A white plate stacked high with lumpia.

In 2015, I decided to go vegetarian and since then, I have developed my passion for food. But in the last year, my passion for food shifted towards the relational aspects of what nourishes us. In 2020, we all witnessed as the world grappled with COVID-19, which allowed many of us to value community initiatives far more than before. I also watched as the world stood up to systemic and covert racism, especially against people within the Black, Indigenous, and Asian communities. I watched as numerous family-owned restaurants shut down during the pandemic, like those in Chinatowns around North America. My friends and I were pushed to unpack our own internalized biases and racism. I was led back into Asian cuisine. I mean, I had the time for it now under lockdown, right? The pandemic forced me along the path of reclaiming my traditional foods (vegetarianized), with numerous ups and downs in the kitchen. 

If you know anything about traditional Filipino food, you know that it’s meat intensive. Because of that, I have barely eaten Filipino food in the past 6 years of being vegetarian, and most of the recipes I have cooked were ‘western’ styled cuisine. So when I made vegan lumpia to end off 2020, my heart was more full than my stomach. Since our lives have shifted largely towards a digital domain, I looked to content creators for inspiration. I followed BIPOC plant-based Instagrammers like @chez_jorge, @thecanadianafrican, and @the.korean.vegan in order to learn more about diverse cultural foods that I could eat as a vegetarian. I also found accounts that lit something in my heart. @godofcookery, @sophia_roe, @chinatownfoundation, enable an online and accessible learning experience based on respectability politics in the food industry. I have definitely grown due to these people in understanding the sacredness of cultural foods. I urge you to do the same.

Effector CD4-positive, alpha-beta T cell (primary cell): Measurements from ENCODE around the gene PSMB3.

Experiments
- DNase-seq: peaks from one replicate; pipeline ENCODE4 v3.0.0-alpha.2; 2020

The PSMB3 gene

With Luv,


P.S. I hope you enjoy the lumpia as much as I did! Lumpia represents celebrations, gatherings, and community. Since most Filipinos know how to make them, you can always find them at our functions. My favourite thing about Lumpia is that you can alter the ratio of ingredients depending on what you and your family likes!

Lumpia in a frying pan and draining on paper towels
A stack of fried lumpia served with banana ketchup
Portrait of Desiree

Desiree Gabriel (She/Hers)

Desiree (IG: @desireegabriel) is a Filipina-Canadian pescatarian. She studies environmental geography and urban studies at UBC, and spends the free time she can muster by cooking (obviously), playing piano, snowboarding, reading, sketching, and watching anime. She is currently learning ASL and Japanese, and relearning French and Tagalog. If you are also practicing these languages feel free to message her to become language learning buddies!